Net operating losses — The deduction of an NOL carryforward would be limited to 90% of a C corporation’s taxable income for the year. The carryback provisions would be generally repealed, except for a special one-year carryback for small businesses and farms for certain casualty and disaster losses. NOLs arising in tax years beginning after 2017 could be carried forward indefinitely with an interest factor to preserve its value.

FICA Tip Credit — The FICA tip credit will still be in place but there will be a modification to the credit to reflect tips reported above the current minimum wage as well as expanded reporting requirements.

The initial draft will also repeal or terminate the following:

  • Corporate AMT
  • Domestic production activities deduction (Section 199)
  • Rehabilitation tax credit for old and/or historic buildings
  • Work opportunity tax credit for targeted groups
  • New markets tax credit

Other Miscellaneous Items

Accounting methods — The following are the accounting methods changes included in the legislation. These changes will have the biggest impact on small businesses.

  • The $5 million annual gross receipts threshold for the use of the cash method of accounting for corporations (and partnerships with a corporate partner) would be increased to $25 million. This gross receipt test would be adjusted by inflation annually.
  • Business that meet the gross receipts test would still be able to use the cash method of accounting even if the business had inventory.
  • Business that meet the gross receipts test would be exempt from the uniform capitalization (UNICAP) rules and the percentage-of-completion accounting method for long-term contracts.

401(k) Plans — Although there was talk of major changes to restructure the tax savings from retirement plans, most notably 401(k) plans, the initial “Tax Cut & Jobs Act” does not have any significant modifications to the current law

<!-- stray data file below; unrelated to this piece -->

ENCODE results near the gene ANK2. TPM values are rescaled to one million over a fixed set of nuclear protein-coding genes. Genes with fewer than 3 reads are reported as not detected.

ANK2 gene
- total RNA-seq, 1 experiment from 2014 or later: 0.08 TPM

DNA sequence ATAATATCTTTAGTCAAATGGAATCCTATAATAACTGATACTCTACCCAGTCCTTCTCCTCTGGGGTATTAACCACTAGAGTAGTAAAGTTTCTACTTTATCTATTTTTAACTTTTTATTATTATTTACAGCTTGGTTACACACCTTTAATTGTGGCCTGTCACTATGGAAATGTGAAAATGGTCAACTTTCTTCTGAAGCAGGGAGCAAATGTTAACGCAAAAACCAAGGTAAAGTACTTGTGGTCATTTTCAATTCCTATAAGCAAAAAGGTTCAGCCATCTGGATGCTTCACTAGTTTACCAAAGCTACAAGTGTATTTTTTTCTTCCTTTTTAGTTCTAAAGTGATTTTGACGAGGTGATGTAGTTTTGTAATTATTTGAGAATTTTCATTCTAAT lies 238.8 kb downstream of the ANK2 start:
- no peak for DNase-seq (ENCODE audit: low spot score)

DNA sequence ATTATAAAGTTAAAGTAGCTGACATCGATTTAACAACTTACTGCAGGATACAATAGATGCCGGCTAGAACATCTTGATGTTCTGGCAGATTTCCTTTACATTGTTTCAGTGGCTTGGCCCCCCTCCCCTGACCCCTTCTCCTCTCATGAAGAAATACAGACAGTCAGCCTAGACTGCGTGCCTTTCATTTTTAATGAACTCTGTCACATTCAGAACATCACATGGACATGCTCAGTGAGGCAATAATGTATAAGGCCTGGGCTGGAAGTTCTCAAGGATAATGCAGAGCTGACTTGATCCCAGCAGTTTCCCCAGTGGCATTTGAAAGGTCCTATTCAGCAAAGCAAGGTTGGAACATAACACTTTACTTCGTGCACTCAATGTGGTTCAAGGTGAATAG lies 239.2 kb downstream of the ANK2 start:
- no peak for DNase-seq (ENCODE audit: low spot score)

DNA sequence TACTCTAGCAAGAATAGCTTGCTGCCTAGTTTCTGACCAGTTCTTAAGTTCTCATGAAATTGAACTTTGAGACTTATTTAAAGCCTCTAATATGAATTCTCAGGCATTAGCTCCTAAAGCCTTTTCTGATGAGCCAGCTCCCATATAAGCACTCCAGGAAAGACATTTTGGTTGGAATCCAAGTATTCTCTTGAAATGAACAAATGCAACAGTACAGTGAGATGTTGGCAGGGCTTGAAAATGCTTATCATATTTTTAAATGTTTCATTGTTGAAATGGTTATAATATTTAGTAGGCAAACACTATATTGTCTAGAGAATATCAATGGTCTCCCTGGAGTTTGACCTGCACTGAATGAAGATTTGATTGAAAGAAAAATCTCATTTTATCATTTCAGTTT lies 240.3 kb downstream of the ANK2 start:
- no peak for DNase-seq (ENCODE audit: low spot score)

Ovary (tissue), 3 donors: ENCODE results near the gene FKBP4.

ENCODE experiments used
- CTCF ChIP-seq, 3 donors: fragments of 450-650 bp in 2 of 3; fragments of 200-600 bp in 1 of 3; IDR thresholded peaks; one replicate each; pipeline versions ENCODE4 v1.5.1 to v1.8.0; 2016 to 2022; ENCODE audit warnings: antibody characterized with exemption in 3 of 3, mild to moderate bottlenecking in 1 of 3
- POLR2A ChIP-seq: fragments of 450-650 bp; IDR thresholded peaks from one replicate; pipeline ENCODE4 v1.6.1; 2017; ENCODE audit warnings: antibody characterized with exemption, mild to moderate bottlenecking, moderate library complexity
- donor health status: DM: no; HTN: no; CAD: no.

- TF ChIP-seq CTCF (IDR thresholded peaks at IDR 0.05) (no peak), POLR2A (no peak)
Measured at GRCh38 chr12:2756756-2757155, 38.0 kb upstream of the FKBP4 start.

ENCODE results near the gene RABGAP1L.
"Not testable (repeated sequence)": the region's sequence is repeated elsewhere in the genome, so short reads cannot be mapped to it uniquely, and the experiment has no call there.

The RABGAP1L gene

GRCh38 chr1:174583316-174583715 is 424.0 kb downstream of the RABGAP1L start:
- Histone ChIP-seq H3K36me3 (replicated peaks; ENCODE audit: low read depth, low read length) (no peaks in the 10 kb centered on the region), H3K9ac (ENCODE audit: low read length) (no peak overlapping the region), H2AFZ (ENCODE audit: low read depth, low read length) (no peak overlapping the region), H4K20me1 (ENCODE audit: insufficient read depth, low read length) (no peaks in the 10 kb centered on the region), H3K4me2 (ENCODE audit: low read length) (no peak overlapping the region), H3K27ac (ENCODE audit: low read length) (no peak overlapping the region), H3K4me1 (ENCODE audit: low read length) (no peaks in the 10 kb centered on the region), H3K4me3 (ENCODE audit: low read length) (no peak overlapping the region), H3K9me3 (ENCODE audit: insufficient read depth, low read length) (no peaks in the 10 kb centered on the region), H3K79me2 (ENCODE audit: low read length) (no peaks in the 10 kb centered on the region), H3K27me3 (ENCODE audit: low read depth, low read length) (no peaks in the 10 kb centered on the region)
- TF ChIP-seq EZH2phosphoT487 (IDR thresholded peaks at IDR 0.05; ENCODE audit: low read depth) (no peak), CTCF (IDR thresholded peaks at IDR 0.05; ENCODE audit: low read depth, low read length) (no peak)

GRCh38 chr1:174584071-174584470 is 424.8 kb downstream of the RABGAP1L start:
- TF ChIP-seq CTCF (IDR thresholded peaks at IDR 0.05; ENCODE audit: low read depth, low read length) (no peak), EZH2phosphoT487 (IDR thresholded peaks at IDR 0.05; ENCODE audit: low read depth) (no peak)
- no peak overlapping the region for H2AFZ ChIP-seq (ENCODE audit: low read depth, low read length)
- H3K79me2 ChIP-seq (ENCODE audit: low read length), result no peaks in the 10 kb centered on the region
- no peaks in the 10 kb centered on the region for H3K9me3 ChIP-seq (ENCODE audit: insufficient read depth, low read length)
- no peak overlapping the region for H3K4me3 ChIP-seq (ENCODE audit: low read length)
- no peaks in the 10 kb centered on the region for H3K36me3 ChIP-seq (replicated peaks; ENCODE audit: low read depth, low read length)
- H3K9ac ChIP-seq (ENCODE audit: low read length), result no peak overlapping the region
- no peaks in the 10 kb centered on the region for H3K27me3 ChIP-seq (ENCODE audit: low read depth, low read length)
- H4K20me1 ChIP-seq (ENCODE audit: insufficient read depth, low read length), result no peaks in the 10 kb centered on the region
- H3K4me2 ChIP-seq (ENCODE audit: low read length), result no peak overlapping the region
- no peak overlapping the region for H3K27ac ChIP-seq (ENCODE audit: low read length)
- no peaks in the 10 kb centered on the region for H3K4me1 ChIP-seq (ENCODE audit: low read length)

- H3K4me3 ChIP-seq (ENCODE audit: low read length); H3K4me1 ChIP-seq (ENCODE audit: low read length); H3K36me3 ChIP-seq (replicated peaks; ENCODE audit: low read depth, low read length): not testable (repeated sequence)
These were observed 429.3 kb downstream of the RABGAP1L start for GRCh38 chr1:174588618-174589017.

Pass-through Tax Rate – A significant change would be how pass-through entity income (from partnerships, LLC’s and S Corporations) will be taxed. These rules will be complex but essentially a portion of net income from the pass-through entity will be taxed at a maximum rate of 25%. This new rate will not be available for specified service activities which are defined in Sec. 1202(e)(3)(A) as any trade of business involving the performance of services in the fields of health, law, engineering, architecture, accounting, actuarial science, performing arts, consulting, athletics, financial services, brokerage services, or any trade or business where the principal asset of such trade or business is the reputation or skill of one or more of ties employees.

These are just some of the significant changes included in the “Tax Cut & Jobs Act” legislation. All the above is subject to change as the legislation has not been finalized. If you have any questions regarding how the proposed changes may impact your situation, please to contact one of the experienced tax specialists at Sansiveri, Kimball & Company, LLP at 401-331-0500. We will be monitoring the progress of the legislation and keep you informed regarding items that may affect you in the future.